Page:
Lesbian Bands, Hear Them Roar

Hear them roar. Many of today’s queer female bands are grappling with their riot grrrl legacy.

BY Ari Karpel

May 23 2012 3:00 AM ET

Girl in a Coma x400 | ADVOCATE.COM“We don’t mind being called a lesbian band,” says Jenn Alva, the bassist for the San Antonio–based indie rockers Girl in a Coma (pictured), who have been together for 12 years. “I mean, two thirds of us are gay.” Anyway, if people have a problem with that, she says, “they just don’t have to be our fans.”

Alva, who with Phanie Diaz makes up those two thirds (Diaz’s sister and third band mate Nina is straight), is happy to be lumped together with other lesbian bands like Gossip. “As long as it’s not crappy pop music,” she snaps.

If anything, the trio’s cross to bear is, as with the Shondes, their name. “It’s something that we did a long time ago,” she says of the moniker, which references “Girlfriend in a Coma,” a 1987 song by the Smiths. “I don’t necessarily think we’d ever take it back because we still love the Smiths and Morrissey so much, but I don’t know,” she trails off, sighing. “Some people think we’re a tribute band.”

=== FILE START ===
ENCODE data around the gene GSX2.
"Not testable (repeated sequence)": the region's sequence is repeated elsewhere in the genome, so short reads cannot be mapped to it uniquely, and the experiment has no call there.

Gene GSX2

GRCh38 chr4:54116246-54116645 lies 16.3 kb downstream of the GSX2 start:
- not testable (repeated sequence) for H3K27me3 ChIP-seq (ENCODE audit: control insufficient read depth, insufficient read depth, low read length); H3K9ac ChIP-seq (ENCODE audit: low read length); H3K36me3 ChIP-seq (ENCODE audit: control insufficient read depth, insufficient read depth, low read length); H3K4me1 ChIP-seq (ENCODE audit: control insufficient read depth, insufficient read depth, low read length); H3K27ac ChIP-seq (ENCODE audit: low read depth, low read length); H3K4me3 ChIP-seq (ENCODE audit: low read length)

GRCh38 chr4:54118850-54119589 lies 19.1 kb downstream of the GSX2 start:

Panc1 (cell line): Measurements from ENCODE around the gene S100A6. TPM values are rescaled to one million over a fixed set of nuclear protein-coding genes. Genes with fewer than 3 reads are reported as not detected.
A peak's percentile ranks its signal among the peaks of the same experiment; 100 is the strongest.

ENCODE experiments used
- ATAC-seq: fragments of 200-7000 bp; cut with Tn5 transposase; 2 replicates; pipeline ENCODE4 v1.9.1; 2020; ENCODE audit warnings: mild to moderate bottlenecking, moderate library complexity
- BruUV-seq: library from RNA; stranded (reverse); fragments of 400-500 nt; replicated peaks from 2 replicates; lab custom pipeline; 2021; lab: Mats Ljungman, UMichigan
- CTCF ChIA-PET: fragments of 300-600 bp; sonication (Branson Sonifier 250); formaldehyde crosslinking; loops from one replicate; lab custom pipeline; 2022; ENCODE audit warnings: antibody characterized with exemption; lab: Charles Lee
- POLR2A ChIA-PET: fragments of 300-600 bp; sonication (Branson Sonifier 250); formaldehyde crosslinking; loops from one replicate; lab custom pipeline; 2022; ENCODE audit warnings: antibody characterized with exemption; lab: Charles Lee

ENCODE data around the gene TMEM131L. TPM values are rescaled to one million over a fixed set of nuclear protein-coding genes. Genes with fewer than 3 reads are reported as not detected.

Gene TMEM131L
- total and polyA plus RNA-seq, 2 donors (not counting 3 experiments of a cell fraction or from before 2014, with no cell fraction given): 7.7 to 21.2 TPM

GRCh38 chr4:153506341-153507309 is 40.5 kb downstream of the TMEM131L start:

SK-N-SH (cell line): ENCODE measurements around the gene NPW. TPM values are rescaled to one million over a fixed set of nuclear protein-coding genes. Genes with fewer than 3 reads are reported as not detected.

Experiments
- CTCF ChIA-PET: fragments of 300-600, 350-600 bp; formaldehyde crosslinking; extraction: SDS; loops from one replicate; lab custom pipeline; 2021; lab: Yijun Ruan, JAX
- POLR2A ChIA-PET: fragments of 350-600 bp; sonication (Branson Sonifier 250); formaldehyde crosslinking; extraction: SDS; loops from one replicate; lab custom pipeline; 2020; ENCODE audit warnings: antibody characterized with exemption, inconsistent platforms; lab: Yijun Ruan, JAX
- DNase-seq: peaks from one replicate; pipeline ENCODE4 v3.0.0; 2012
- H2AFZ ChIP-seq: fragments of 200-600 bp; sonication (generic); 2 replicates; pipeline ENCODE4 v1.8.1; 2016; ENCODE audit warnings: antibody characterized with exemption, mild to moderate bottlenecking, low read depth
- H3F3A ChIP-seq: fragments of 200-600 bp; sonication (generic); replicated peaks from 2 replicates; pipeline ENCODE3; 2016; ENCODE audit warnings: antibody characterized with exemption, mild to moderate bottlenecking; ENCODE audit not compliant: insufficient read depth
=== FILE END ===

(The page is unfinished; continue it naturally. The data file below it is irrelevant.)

Susan SurfTone might suffer a similar fate, but if so, she doesn’t see it as a negative. The surf musician adopted the name to reflect her unusual identity: “I’m a guitar player who doesn’t sing.”

While growing up in landlocked upstate New York in the 1960s (SurfTone is 57), she was taken with surf music at an early age, thanks to one-hit wonders like the Chantays, whose “Pipeline” hit number 4 on the Billboard charts in 1963, and the Pyramids, who hit it big the following year with “Penetration,” considered the last great instrumental surf music hit. “I just gravitated towards that sound,” says SurfTone.

AddThis

READER COMMENTS ()

Quantcast